O'Neill - Irish Minstrels and Musicians, Volume 1, Issue 1, Page 113

O'Neill - Irish Minstrels and Musicians, Volume 1, Issue 1, Page 113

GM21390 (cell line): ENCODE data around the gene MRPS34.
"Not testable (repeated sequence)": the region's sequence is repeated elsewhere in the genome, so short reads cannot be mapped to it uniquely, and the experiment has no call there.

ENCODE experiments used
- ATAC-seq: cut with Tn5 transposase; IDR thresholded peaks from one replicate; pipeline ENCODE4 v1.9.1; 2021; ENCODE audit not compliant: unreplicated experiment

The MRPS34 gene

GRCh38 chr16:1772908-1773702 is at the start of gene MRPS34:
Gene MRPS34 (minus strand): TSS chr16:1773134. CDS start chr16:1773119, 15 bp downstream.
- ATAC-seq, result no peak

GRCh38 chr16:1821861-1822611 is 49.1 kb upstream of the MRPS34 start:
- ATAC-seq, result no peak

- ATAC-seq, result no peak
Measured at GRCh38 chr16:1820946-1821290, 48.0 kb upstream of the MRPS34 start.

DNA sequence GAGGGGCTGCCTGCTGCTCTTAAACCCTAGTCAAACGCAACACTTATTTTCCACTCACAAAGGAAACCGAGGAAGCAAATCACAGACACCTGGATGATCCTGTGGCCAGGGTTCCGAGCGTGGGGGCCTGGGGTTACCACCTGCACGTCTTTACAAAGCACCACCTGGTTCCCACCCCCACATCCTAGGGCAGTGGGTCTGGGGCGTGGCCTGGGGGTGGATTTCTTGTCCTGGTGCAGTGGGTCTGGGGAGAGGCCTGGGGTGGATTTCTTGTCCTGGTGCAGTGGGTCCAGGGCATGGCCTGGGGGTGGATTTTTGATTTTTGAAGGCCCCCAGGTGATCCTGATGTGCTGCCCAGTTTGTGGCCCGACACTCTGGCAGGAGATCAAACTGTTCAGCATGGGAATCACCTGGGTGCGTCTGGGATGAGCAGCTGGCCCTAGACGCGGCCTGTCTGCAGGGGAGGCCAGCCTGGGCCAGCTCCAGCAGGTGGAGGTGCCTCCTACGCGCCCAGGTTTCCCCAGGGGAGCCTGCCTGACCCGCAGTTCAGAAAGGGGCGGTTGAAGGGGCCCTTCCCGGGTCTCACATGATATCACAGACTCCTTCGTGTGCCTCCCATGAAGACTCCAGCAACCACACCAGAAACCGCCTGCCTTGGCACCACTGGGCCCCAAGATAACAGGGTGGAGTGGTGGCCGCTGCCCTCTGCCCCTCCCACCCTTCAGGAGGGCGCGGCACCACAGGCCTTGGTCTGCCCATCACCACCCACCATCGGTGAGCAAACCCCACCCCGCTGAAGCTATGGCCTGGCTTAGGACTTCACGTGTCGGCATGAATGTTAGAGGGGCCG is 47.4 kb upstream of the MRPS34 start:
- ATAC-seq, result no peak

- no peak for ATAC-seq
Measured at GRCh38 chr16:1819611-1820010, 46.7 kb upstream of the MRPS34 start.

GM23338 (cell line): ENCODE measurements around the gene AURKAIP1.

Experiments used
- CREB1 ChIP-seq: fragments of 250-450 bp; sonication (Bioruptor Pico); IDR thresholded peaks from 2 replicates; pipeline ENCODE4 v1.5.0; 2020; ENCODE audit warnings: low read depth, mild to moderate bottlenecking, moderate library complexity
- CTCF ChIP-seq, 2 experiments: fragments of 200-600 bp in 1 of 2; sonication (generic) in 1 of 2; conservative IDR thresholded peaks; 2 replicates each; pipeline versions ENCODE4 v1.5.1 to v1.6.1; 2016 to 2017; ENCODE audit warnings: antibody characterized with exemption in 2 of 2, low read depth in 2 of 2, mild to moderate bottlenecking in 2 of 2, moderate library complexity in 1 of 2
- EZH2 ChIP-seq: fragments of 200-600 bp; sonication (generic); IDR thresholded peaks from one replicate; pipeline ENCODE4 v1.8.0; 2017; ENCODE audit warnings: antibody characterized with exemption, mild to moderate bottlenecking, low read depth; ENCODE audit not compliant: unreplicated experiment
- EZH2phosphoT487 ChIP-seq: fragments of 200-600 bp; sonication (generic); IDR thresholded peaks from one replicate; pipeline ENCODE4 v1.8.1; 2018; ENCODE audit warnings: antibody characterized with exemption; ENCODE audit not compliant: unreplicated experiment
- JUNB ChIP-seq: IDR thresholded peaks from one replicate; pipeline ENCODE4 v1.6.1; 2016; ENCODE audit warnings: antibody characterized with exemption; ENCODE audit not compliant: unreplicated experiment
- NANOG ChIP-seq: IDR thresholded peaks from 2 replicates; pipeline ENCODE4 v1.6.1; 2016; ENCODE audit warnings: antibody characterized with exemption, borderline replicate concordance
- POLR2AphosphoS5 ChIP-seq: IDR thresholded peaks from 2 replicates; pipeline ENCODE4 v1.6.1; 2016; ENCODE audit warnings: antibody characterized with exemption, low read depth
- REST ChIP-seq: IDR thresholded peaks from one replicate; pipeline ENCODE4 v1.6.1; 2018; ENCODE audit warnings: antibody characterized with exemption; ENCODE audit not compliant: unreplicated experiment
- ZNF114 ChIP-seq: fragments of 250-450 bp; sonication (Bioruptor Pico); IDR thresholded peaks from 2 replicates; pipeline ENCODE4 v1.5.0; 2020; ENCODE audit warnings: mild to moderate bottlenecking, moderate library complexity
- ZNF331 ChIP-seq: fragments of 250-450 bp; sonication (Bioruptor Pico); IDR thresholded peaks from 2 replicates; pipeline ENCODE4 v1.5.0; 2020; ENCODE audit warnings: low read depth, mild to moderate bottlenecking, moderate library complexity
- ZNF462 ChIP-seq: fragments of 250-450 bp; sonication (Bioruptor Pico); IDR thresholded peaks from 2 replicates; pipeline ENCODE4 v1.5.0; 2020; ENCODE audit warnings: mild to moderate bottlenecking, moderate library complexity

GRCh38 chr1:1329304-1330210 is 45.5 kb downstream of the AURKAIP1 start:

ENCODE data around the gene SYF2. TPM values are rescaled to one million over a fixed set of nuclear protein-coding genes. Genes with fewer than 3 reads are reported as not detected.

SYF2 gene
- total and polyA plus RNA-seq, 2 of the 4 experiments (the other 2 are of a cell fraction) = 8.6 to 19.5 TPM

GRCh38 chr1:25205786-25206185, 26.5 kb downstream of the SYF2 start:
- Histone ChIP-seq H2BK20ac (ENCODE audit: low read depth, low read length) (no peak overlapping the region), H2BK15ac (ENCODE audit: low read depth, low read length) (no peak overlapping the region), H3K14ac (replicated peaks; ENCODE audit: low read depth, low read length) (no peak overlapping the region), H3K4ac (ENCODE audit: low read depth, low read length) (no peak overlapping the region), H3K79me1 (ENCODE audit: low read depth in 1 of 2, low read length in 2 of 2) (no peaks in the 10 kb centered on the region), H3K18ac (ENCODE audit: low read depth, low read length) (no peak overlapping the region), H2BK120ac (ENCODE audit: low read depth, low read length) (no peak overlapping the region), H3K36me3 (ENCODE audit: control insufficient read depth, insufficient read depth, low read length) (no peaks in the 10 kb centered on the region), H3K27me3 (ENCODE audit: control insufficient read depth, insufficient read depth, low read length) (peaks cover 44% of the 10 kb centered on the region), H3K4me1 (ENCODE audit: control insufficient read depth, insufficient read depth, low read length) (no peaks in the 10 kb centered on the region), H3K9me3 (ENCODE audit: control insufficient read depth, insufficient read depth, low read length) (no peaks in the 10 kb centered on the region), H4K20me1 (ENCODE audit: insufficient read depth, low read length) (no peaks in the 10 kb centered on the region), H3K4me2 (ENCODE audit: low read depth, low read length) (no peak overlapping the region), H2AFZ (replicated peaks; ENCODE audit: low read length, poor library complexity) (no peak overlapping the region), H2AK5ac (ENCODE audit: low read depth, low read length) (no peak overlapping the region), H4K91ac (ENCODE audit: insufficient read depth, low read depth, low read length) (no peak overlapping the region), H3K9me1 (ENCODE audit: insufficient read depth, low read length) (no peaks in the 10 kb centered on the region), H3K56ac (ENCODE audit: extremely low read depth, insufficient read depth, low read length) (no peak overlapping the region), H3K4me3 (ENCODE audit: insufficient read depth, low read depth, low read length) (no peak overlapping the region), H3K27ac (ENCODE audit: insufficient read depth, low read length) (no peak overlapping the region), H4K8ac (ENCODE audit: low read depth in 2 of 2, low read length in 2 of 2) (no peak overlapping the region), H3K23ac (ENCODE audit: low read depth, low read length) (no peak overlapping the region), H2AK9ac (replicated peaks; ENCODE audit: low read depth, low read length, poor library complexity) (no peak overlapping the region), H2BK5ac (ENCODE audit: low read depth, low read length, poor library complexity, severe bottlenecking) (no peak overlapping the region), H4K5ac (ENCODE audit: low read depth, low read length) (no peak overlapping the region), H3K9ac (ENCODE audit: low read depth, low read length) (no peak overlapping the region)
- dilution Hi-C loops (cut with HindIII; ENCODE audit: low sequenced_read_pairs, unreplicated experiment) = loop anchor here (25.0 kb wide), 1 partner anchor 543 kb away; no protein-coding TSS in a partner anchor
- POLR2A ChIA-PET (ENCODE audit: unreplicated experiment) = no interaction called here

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periodical Publisher
Regan Printing House, Chicago, 1913
periodical Editor
periodical Title
O'Neill - Irish Minstrels and Musicians